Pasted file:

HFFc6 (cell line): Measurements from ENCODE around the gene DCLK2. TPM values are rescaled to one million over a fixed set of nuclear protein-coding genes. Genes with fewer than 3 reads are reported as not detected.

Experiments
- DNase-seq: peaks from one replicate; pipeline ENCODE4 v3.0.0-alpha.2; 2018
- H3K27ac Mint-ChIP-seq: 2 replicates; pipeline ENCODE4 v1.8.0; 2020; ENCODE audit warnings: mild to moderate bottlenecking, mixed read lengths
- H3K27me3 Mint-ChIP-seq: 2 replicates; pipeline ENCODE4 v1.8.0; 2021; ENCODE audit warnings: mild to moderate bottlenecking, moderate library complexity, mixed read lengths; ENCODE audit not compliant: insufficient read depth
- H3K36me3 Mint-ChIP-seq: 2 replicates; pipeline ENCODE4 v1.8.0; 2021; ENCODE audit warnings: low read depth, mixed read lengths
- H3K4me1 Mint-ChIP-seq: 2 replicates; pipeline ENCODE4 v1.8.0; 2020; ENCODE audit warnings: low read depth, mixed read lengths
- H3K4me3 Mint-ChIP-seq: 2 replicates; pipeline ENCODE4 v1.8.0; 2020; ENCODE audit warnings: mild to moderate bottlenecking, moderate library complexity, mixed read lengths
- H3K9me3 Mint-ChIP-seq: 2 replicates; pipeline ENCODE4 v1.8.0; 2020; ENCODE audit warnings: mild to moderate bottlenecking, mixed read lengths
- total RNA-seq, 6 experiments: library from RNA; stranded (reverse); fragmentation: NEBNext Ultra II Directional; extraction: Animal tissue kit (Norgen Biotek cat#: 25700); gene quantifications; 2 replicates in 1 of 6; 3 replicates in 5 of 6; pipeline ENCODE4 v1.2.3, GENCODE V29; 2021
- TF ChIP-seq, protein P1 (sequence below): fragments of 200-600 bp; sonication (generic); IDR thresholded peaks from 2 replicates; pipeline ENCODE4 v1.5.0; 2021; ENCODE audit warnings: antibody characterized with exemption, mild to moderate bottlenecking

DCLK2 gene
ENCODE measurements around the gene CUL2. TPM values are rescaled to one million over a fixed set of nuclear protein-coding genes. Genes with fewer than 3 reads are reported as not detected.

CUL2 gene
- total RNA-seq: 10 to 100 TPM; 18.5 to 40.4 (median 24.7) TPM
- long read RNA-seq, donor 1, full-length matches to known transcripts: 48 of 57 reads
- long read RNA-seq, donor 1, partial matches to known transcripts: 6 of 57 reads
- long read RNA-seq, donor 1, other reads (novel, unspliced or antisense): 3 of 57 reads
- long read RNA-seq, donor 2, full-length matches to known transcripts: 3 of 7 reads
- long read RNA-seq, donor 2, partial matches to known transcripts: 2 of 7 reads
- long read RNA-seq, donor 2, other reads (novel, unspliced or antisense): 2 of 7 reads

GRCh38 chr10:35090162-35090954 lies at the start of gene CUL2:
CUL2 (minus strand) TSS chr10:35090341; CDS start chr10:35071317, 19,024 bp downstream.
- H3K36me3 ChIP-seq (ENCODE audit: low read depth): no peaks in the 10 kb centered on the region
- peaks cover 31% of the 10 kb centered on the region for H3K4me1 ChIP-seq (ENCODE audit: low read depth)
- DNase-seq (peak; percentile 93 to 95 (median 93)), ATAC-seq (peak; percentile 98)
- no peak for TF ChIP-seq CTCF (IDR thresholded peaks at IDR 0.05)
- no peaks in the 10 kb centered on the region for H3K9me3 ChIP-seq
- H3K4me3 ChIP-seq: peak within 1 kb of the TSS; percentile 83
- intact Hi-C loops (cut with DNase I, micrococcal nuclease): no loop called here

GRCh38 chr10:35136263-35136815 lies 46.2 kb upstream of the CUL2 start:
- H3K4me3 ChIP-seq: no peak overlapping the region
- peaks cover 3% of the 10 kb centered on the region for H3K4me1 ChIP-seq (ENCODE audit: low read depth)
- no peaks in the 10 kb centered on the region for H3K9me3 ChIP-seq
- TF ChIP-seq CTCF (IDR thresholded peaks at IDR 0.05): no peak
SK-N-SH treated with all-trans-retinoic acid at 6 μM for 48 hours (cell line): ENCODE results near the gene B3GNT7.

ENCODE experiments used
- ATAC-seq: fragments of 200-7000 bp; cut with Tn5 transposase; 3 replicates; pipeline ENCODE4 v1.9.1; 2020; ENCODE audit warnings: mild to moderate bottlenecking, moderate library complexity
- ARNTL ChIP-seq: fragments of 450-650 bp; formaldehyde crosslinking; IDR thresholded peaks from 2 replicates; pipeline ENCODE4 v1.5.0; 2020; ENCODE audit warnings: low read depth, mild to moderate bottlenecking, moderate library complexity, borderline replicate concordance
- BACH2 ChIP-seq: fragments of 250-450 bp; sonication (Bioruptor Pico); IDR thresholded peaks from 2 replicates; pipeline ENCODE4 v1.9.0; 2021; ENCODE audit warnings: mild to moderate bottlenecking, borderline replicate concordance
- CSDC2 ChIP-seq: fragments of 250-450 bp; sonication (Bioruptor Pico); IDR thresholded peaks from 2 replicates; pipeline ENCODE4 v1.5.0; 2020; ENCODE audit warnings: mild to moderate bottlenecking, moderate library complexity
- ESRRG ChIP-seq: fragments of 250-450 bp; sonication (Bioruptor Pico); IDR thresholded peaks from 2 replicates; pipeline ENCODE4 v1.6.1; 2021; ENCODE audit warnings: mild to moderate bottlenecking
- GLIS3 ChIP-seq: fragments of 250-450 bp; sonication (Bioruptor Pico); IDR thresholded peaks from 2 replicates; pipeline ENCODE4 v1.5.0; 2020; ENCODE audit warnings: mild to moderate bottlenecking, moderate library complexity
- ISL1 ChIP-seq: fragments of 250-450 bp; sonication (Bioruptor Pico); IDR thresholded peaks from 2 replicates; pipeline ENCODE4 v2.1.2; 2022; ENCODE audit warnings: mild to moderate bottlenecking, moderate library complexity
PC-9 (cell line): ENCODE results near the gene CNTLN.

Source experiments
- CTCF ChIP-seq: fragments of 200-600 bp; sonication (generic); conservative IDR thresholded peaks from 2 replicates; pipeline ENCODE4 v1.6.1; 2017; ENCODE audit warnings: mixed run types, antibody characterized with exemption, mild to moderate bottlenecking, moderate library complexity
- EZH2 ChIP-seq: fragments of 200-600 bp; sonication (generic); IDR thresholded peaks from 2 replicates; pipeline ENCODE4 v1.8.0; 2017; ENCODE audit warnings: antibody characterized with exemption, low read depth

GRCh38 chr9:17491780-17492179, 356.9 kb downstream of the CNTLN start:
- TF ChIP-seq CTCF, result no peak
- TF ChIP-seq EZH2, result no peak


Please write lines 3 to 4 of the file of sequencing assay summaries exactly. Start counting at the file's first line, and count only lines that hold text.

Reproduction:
- DNase-seq: peaks from one replicate; pipeline ENCODE4 v3.0.0-alpha.2; 2018
- H3K27ac Mint-ChIP-seq: 2 replicates; pipeline ENCODE4 v1.8.0; 2020; ENCODE audit warnings: mild to moderate bottlenecking, mixed read lengths